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Newtown mentors get adults into kids’ lives

Aug 16th, 2011 | By | Category: Front Page Layout, Latest News, News

YOUNG people need at least six adults in their lives other than their parents to become well rounded and resilient adults, research shows.

A Newtown group, Newtown Mentors, is putting that into practice with a programme for eight to 15-year-olds that gives them a chance to benefit from an extra adult in their lives.

“The programme aims to increase numbers [of adults] in children’s lives,” says Gemma Minogue (right), co-ordinator for the programme, which is run through the Newtown Community and Cultural Centre.

Aside from what the research says, mentors are needed because there is segregation between some children and adults, she says.

Another reason is some children are surrounded by other kids for most of their daytime hours.

“For some families in Newtown this [segregation] is due to parents needing to hold down more than one job, leaving even more time for child, youth and adult segregation.”

Sophie Gill (20) mentors a 10-year-old girl and says she volunteers with the programme because it is a good way to get involved in the local community.

She had a mentor when she was younger and it was good to know an extra adult: “I think everyone should have a mentor.”

Ms Minogue says once the programme – in its pilot year – becomes better known, she is confident there will be a demand for more mentors.

They choose people are aged 16 or older from the Newtown area, and they are matched with a child for one-on-one time a couple of hours each fortnight.

Potential mentors have to pass a police check and attend an initial training programme that will give advice on their role, the right attitudes to have, safety and common sense, and tips for activities, she says.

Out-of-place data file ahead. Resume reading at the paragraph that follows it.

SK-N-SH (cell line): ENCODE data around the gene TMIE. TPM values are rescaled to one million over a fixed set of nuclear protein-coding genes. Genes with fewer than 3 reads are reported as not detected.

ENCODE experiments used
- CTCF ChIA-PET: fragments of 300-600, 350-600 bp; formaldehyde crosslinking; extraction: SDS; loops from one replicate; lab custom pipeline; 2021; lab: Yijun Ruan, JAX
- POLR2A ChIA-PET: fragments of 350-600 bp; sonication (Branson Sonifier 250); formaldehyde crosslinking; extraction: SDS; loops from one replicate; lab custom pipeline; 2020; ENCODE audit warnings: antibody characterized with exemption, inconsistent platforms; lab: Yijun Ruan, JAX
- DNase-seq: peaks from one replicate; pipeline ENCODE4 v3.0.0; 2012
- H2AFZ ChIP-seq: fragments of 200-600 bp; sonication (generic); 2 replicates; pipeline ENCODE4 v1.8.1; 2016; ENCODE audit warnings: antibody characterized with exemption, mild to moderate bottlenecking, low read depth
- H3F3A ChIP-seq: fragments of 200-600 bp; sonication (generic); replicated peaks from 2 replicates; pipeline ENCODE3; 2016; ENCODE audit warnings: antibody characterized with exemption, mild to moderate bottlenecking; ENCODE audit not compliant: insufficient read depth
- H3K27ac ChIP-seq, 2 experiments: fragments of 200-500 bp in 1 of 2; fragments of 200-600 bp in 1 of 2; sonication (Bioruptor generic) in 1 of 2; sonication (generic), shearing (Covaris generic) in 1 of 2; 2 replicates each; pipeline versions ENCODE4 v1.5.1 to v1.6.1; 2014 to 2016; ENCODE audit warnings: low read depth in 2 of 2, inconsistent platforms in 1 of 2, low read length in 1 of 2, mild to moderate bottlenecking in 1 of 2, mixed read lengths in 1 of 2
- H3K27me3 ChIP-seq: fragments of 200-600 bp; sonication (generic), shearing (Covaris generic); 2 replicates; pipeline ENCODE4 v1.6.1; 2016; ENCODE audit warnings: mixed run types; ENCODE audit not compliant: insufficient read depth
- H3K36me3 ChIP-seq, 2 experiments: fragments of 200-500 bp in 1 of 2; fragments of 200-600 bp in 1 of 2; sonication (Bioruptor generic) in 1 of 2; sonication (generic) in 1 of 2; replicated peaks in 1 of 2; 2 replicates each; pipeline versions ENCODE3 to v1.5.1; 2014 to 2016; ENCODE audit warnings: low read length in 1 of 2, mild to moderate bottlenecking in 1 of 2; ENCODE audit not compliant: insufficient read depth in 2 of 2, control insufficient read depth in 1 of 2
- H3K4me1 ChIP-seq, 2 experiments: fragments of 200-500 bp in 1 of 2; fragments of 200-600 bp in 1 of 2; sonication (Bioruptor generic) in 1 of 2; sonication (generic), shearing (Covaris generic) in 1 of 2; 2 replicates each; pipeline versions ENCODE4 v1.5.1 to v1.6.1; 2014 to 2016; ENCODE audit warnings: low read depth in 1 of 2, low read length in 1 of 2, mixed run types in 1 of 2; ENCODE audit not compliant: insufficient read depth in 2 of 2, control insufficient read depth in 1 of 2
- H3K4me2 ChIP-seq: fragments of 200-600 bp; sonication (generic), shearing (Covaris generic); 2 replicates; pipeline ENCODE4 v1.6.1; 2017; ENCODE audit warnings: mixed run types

Most importantly, mentors need to be committed to at least six months.

Co-founder of Foundation for Youth Development Jo-anne Wilkinson says on website Youth Mentoring that it is more harmful for a young person to have a mentor and lose them, than it is for them to not have a mentor in the first place.

Ms Minogue says gender matches are usually made and common interests such as cooking are considered.

Safety is very important and mentors are asked to do mentoring in public places as much as possible: “They can do various activities together, from outdoor games to helping with homework.”

Parents are very supportive of the idea and a close relationship can be built between parents and mentors.

She says there are no criteria for children to meet to be selected. Some are referred by their health clinic, school or family.

“We want this to be inclusive. As long as a kid wants a mentor we will try make that happen.”

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is a Whitireia journalism student. Holds Bachelor of Communications, major in Journalism Studies, composite minor in Media Studies and Expressive Arts.
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